Francis Timothy Dlugos was born in Springfield, Massachusetts, on August 5, 1950, and later grew up in Arlington, Virginia. He joined the Christian Brothers, a Catholic lay order of religious men who took vows of chastity, poverty, and obedience, in 1968 and entered their college, LaSalle, in Philadelphia. He abandoned the Brothers in 1971 to openly embrace a politically active gay life and eventually left LaSalle College before graduating. He began publishing his poems in the early 1970s while living in Washington, D.C., where he worked on Ralph Nader’s Public Citizen and became heavily involved with the Mass Transit poetry scene. His work was included in Winston Leyland’s Angels of the Lyre: A Gay Poetry Anthology in 1975, published by Panjandrum Press.
In 1976, Dlugos relocated to New York City and soon established himself as a prominent younger poet in the downtown poetry scene. He edited and contributed to such magazines as Christopher Street, New York Native, and St. Mark’s Poetry Project Newsletter. With Dennis Cooper, Dlugos coedited Coming Attractions: An Anthology of American Poets in Their Twenties, which Cooper’s Little Caesar Press published in 1980. Cooper also published two of Dlugos’s books, the chapbook Je Suis Ein Americano in 1979 and the full-length collection Entre Nous in 1982. Throughout the 1980s, Dlugos published his poems in numerous magazines and anthologies, among them The Paris Review, BOMB, Washington Review, The Son of the Male Muse: New Gay Male Poetry (published by The Crossing Press in 1983), and Poets for Life: Seventy-six Poets Respond to AIDS (published by Crown Publishers in 1989).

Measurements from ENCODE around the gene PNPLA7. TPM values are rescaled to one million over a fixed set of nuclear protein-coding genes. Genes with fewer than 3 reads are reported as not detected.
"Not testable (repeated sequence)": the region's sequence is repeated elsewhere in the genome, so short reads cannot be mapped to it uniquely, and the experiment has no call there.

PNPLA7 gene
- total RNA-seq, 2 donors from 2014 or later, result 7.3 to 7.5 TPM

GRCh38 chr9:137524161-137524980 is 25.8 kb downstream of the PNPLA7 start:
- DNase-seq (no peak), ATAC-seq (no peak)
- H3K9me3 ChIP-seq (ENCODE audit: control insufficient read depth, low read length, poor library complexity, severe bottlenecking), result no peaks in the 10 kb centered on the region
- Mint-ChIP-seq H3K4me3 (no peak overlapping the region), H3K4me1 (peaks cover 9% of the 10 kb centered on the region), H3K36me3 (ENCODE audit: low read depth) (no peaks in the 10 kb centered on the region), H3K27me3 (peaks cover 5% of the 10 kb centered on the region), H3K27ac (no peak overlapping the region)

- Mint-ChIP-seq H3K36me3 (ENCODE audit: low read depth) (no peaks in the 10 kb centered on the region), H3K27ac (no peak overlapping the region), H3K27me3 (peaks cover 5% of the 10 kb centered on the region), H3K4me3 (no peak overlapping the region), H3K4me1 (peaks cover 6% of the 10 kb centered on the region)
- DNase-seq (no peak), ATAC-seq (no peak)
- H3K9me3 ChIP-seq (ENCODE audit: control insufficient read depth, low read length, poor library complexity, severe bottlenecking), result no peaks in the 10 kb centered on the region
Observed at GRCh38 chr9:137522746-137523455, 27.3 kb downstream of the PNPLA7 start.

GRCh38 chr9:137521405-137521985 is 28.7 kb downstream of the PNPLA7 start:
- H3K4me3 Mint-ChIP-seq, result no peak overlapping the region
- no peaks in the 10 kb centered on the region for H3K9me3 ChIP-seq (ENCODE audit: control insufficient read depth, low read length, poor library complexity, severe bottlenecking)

Sometime after being diagnosed HIV positive, Dlugos decided to abandon his career as a fund-raiser to study for the Episcopalian priesthood, in which he felt